On Monday evening, I voted against the Government’s EU Withdrawal Bill, after earlier speaking in Parliament about why I would be doing so. The bill as presented is profoundly undemocratic, putting wide ranging powers directly in the hands of Ministers, away from proper Parliamentary oversight and scrutiny. It would place at risk many of the most important rights and protection that UK citizens enjoy, and that we have fought hard to secure over many years.

I am always mindful of the fact that my constituency, the City of Durham, voted last year to Remain in the European Union, although the Labour party is committed to respecting the result of the referendum and does not want to frustrate Brexit. This EU Withdrawal Bill however would be hugely damaging for our communities and the wider North East. The Bill makes no provisions to ensure that the UK remain part of the single market and customs union during any transition period, which North Eastern businesses have said is a high priority.

You can see the text of my speech below, or watch my speech on Parliament Live here. Sadly, the Conservatives were able to secure enough votes for the Bill at this stage, but I will continue to oppose this Governmental power grab at future stages in Parliament.

‘I, too, will vote against the Bill this evening, and I bring to bear two aspects of my experience in this House on ​my assessment of the Bill as being profoundly undemocratic and something that this House should reject. In recent years, I have served on a number of Bill Committees, and every Bill has contained centralising measures that take powers away from Parliament, or from a range of agencies, and give them to the Secretary of State. This Government, like the one before, are profoundly centralising, and Parliament should be very worried about the measures in the Bill. I also had the great misfortune to serve on the Joint Committee on Statutory Instruments for five years, so I know how outrageous it is that the Government are using statutory instruments in the way they are in the Bill. The negative procedure, used a great deal in this legislation, is particularly inappropriate in terms of giving Parliament the oversight it needs over how we Brexit.

Not only does the Bill give far-reaching powers to Ministers without meaningful parliamentary scrutiny, but it allows for rights and protections to be reduced or removed through secondary legislation without any meaningful scrutiny; it fails to provide certainty that rights and protections will be enforced as effectively in the future; it provides no mechanism for ensuring that the UK does not lag behind the EU in workplace protections; and, crucially, it prevents the UK from implementing strong transitional arrangements on the same basic terms that we currently enjoy—arrangements that include remaining in the customs union and in the single market. I will say more about that in a moment or two.

From equality laws protecting women, minorities and disabled people from discrimination to workers’ rights and key health and safety provisions, the rights secured through British EU membership have greatly benefited everyone in our country. We should also not forget the proactive role of the European Court of Justice in improving workers’ rights in Europe, on matters ranging from decisions on equal pay for equal work to the pension rights of part-time workers. Equally, the EU’s environmental protections, based on the principles of prevention and precaution, such as the incredibly successful bathing water directive and the common water framework, have had an important positive influence on our environment. They need to be protected by this House and this Parliament, and not left to the whims of Ministers.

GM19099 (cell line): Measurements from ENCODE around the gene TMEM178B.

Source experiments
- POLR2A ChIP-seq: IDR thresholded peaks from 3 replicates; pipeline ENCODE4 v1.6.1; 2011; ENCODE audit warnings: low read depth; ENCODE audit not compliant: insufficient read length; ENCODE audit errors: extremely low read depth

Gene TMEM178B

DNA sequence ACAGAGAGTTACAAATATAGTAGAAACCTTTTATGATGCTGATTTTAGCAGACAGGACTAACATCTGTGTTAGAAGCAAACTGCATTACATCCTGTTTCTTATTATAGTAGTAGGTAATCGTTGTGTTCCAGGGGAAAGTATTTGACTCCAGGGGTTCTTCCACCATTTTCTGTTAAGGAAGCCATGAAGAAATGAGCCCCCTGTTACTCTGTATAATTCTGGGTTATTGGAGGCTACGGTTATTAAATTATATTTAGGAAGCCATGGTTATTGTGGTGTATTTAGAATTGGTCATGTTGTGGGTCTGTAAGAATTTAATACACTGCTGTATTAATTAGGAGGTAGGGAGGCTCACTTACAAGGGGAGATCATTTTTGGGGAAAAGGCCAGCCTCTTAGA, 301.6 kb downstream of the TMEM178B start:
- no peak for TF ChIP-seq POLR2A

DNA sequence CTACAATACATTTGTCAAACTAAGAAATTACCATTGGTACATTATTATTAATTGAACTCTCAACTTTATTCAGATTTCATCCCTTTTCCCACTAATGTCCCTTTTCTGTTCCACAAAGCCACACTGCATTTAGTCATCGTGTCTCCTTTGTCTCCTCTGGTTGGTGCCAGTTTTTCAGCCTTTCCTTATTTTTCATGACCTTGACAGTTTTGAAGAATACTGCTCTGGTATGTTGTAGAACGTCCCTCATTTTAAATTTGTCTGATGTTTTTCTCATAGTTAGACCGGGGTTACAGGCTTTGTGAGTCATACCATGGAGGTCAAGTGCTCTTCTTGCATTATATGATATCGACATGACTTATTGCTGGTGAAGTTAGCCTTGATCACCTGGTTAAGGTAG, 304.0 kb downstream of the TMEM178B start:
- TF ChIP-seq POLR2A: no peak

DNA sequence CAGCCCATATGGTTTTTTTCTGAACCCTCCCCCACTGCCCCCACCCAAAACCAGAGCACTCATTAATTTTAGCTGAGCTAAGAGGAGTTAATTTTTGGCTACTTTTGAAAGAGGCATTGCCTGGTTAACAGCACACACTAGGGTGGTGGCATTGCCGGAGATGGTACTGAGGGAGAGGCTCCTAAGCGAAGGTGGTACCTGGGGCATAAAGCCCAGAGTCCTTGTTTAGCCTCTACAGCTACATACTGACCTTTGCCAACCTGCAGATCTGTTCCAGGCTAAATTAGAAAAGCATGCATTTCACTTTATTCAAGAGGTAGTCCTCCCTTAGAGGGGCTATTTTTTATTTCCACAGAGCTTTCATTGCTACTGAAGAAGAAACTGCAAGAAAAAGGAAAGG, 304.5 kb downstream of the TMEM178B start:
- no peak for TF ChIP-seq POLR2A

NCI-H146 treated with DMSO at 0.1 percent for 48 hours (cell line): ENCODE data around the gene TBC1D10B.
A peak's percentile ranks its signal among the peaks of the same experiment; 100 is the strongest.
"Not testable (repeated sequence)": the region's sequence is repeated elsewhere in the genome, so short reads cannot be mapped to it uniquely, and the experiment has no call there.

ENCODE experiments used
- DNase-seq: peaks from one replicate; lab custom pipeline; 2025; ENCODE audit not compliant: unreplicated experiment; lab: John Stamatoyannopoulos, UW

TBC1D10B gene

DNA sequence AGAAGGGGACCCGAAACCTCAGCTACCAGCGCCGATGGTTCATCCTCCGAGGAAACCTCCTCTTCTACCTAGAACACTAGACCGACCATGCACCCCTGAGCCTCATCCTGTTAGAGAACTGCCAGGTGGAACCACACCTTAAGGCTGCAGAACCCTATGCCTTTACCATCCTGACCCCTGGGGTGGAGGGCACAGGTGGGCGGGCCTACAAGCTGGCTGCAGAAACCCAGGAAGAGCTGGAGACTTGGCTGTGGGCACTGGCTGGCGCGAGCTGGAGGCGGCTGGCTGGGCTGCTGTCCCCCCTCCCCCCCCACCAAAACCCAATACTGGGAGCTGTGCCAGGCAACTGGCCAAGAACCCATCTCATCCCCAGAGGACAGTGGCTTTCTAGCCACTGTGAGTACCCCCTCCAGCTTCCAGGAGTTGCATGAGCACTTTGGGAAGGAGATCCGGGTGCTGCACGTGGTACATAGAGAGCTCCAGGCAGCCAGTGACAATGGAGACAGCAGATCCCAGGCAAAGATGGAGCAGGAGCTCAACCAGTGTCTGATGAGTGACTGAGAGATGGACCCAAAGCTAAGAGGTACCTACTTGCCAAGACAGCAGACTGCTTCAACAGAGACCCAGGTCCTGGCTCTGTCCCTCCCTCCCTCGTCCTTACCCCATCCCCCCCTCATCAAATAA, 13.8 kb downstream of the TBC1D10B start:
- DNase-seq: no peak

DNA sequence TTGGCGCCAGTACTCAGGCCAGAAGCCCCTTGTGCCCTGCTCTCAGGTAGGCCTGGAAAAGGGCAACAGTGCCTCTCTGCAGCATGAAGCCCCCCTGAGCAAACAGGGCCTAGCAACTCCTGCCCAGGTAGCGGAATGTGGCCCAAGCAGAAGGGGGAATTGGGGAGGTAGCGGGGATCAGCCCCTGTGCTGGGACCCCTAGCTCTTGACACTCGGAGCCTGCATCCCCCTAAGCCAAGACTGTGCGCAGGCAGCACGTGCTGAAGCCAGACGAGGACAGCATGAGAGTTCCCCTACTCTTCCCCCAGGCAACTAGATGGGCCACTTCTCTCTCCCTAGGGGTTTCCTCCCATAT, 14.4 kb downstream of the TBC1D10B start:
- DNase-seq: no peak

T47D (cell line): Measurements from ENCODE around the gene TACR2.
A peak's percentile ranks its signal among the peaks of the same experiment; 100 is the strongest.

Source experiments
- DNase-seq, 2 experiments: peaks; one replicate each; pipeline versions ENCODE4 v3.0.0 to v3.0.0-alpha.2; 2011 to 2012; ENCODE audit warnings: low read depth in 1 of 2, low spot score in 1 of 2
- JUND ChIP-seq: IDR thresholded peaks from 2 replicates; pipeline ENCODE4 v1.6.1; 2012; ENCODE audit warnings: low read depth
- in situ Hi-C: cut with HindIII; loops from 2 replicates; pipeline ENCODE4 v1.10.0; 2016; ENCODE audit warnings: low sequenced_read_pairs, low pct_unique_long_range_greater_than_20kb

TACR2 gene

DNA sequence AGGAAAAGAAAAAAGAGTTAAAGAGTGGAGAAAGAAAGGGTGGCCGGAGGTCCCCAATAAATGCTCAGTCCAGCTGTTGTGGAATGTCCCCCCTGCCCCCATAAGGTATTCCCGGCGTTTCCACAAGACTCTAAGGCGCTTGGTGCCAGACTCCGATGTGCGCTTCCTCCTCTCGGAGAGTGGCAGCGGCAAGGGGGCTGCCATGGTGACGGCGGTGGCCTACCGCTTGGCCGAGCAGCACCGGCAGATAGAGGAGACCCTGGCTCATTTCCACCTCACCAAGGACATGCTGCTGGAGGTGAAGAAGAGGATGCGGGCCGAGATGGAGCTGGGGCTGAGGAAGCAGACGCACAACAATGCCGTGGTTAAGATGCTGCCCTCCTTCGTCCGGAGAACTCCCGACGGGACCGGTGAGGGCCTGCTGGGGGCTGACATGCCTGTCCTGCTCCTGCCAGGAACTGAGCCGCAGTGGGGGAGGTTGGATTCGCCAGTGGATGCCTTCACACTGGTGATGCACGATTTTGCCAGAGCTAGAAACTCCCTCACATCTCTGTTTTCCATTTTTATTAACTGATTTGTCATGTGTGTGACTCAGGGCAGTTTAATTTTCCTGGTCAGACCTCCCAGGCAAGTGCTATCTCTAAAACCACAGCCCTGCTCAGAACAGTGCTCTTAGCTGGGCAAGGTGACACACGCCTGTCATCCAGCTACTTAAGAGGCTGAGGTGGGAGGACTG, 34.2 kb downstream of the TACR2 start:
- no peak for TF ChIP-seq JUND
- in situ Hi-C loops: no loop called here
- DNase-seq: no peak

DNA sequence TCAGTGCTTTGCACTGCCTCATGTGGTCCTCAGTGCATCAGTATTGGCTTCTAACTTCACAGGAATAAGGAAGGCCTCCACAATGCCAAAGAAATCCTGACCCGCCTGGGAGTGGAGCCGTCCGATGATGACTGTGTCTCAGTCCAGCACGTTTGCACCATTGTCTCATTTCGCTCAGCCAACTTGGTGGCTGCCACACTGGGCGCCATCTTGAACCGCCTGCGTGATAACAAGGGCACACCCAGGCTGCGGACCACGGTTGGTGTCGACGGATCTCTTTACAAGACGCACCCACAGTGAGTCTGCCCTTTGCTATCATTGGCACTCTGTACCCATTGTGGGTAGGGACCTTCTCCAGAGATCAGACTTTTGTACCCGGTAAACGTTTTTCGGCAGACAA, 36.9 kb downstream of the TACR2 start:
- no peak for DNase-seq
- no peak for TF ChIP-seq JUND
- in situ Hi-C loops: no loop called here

It is also important that this House is able to have a say on whether we adopt transitional arrangements and on what they are. That is particularly important in terms of the customs union and the single market, which are vital to my constituency in the north-east. Some 60% of our exports are sold to the EU, and the north-east is the only region in England to export more goods and services than it imports. Trade with the EU has delivered more than 100,000 jobs in the region—that is approximately 8.4% of the workforce. Research by the TUC has found that there are 2,500 workers from EU countries in health and adult social care in the north-east alone, so we have great concerns about what is going to happen to that workforce post-Brexit.

It is also crucial for us to maintain continuity on services sector trade, as half of north-east services exports are traded with the EU. It is therefore not surprising that two thirds of north-east businesses wish to see a transitional period lasting for three years or ​more, but this is not addressed in any way in the Bill. Sarah Glendinning, the CBI’s regional director in the north-east, has said:

“Europe remains the UK’s biggest export market by some distance, so it’s little wonder that businesses here in the North East see maintaining access to the market of our nearest neighbours as a priority.”

Perhaps Ministers would like to say something this evening about how they will address those concerns.

The north-east also receives more EU funding per capita than most other regions; we receive more than double the national average, through the EU structural and investment funds, the European social fund and the JEREMIE—Joint European Resources for Micro to Medium Enterprises—programme, to give just a few examples. I also want to hear from Ministers what they will do, through this Bill, to ensure that the money that the north-east gets from the EU will be maintained or increased. We are debating a really important matter for the north-east; Ministers must address the concerns they are hearing from Opposition Members and bring in proper measures that are truly democratic.’

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